Linked on our blogs with Give someone you never met, a gift they will never forget, with Clinic to fight taboo of female mutilation, and with Inter-African Committee on Traditional Practices IAC. – Published on The Voice of the Cape, by Hassan Isilow, January 20, 2011.
… For nearly 17 years, migrants from all parts of the world have been flocking to South Africa, bringing with them their cultural practices. Some of these practices have long died out in South Africa because it violates the dignity and human rights of women and children. A VOC investigation found that one such practice is Female Genital Mutilation (FGM), which is secretly taking place in some migrant communities in South Africa.
However, other ulema have differed on the issue. On 28 May 1949, the Egyptian Fatwa committee on FGM decided that it was not a sin to reject female circumcision. However, in June 1951, the same committee stated that female circumcision is desirable because it curbs “nature” (i.e. sexual drive among women). It stated that medical concerns over the practice are irrelevant. And in January 1981, The Great Sheikh of Al-Azhar (the most famous University of the Islamic World) stated that parents must follow the lessons of the Prophet (PBUH) and not listen to medical authorities because the latter often change their minds. Parents must do their duty and have their daughters circumcised.
However, in a turn of events, the Mufti of Egypt, Ali Gumaa, announced in 2007 that FGM was a prohibited custom. The Mufti’s announcement came two months after he attended an international conference on FGM in Cairo sponsored by TARGET, a German human rights group. The conference held in November 2006 declared that FGM was contrary to Islam and an attack on women.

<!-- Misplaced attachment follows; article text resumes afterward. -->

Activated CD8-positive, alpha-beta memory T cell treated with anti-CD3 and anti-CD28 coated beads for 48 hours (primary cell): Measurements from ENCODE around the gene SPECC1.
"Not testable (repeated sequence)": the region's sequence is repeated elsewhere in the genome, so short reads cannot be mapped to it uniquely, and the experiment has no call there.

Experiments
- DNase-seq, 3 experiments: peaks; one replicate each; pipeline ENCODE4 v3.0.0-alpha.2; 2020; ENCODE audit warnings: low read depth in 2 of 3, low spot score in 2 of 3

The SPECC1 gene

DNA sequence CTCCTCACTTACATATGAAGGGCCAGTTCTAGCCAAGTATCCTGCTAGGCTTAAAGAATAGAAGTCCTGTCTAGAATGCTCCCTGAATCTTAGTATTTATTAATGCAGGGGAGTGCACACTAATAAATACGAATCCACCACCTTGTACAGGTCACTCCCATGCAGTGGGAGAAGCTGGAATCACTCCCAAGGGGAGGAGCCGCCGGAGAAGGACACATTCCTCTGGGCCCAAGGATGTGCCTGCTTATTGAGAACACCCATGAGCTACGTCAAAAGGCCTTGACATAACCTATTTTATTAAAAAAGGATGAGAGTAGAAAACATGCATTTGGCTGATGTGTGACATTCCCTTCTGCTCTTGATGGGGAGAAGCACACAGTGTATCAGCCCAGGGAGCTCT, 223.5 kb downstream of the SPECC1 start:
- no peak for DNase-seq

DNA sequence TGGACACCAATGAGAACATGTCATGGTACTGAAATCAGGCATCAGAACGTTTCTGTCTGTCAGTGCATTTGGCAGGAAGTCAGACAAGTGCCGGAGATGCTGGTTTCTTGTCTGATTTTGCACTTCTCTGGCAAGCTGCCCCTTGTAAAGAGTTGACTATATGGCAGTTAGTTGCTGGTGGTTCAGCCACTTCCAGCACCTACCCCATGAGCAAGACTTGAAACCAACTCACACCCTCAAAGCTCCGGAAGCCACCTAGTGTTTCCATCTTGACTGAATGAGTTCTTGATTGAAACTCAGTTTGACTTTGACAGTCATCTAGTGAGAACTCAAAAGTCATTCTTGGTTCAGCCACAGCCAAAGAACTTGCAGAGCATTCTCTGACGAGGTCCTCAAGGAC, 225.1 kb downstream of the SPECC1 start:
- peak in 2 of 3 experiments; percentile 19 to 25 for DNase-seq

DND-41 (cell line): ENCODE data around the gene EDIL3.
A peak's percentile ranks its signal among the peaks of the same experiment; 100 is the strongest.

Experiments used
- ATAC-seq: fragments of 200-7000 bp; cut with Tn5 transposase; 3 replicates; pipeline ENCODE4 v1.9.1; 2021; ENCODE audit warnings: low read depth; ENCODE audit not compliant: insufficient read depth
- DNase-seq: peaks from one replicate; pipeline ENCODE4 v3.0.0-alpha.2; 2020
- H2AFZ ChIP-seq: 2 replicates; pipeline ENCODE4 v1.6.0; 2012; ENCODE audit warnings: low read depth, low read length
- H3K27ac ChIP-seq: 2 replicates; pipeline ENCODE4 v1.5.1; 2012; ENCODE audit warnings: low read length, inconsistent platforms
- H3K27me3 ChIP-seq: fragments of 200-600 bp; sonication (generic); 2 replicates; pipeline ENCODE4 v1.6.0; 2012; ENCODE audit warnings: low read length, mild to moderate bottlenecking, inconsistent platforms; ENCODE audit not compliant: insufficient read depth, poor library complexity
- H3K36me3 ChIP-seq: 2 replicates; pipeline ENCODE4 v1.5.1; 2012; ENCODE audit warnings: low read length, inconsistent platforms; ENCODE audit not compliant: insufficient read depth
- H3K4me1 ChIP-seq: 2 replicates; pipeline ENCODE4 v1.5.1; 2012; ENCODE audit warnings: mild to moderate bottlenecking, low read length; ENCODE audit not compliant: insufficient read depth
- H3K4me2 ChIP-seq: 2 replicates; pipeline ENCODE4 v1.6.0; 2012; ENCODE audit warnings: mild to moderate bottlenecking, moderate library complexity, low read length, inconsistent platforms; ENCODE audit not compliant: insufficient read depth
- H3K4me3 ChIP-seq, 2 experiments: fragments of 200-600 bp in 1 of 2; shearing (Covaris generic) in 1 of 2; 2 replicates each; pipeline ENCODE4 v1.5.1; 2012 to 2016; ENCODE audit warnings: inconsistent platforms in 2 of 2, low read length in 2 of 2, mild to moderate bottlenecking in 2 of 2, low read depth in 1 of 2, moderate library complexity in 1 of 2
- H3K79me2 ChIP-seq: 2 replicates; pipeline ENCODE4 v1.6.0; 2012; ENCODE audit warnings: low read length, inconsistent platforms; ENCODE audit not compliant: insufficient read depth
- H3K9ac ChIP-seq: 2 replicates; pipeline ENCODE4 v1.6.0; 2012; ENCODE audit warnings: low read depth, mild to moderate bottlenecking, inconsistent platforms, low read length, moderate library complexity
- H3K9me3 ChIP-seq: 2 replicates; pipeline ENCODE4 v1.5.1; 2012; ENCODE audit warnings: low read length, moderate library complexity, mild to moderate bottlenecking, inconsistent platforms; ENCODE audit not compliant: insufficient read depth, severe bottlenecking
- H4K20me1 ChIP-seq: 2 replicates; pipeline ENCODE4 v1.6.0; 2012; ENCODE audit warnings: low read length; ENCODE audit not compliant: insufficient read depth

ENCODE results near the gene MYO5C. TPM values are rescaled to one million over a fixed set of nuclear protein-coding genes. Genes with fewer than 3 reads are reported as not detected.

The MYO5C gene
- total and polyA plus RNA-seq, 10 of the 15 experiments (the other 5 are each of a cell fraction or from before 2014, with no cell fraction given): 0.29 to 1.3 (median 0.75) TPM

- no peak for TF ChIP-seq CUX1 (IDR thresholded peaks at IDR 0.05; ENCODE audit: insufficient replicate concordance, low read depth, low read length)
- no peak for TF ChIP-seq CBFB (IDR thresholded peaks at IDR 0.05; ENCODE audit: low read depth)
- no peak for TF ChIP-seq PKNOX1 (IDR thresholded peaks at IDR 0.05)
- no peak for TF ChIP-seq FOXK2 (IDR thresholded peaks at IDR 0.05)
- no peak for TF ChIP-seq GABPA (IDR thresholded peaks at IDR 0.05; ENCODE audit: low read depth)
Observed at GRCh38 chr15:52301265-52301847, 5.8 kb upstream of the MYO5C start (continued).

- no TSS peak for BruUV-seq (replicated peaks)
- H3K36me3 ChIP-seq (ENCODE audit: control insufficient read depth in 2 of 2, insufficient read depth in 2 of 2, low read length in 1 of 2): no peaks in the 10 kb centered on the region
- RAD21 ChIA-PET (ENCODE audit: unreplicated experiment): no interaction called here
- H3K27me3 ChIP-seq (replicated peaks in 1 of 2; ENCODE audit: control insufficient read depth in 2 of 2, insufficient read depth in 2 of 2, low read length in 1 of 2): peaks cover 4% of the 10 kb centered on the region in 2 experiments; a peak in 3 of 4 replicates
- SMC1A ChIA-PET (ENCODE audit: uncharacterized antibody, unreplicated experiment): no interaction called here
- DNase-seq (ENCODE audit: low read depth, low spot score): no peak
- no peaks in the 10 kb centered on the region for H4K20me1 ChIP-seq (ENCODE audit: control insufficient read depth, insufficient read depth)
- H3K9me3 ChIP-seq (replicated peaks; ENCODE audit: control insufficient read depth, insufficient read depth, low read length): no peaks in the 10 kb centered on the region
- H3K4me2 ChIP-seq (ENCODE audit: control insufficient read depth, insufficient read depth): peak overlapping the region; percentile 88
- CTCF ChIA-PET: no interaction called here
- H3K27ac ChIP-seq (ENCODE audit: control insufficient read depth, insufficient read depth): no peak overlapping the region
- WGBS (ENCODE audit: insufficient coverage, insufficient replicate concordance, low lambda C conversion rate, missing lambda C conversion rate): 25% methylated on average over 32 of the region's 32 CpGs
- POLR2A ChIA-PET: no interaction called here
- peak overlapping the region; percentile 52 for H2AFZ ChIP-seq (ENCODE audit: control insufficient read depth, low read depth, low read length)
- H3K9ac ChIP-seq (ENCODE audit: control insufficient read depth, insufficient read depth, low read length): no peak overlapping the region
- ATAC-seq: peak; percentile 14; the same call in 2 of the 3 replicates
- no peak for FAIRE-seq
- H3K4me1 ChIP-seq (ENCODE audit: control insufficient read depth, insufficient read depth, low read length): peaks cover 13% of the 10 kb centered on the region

According to The Age, an online news source, Egypt’s two top Islamic clerics, Mohammed Sayed Tantawi, the Grand Sheik of Al-Azhar, the foremost theological institute in the Sunni Muslim world, and Grand Mufti Ali Gomaa, are said to have attended the November 2006 conference, which drew scholars from as far afield as Russia. Tantawi and Gomaa are reported to have agreed with TARGERT on the outlawing of FGM.
Locally, the Muslim Judicial Council (MJC) said the practise of FGM has died out in the Cape over the last 30 years. “This is a practise that could be found even in small rural towns until the 1970’s. In most cases, certain senior women in the community were responsible for it; very often it was the ‘motjie imam’, the wife of the imam. However, of late this practise has practically disappeared in the Cape,” said Maulana Yusuf Karaan, mufti of the MJC. He added that the MJC deferred to the fatwa by the late Sheik Tantawi on this issue. VOC/AGENCIES. (full long text).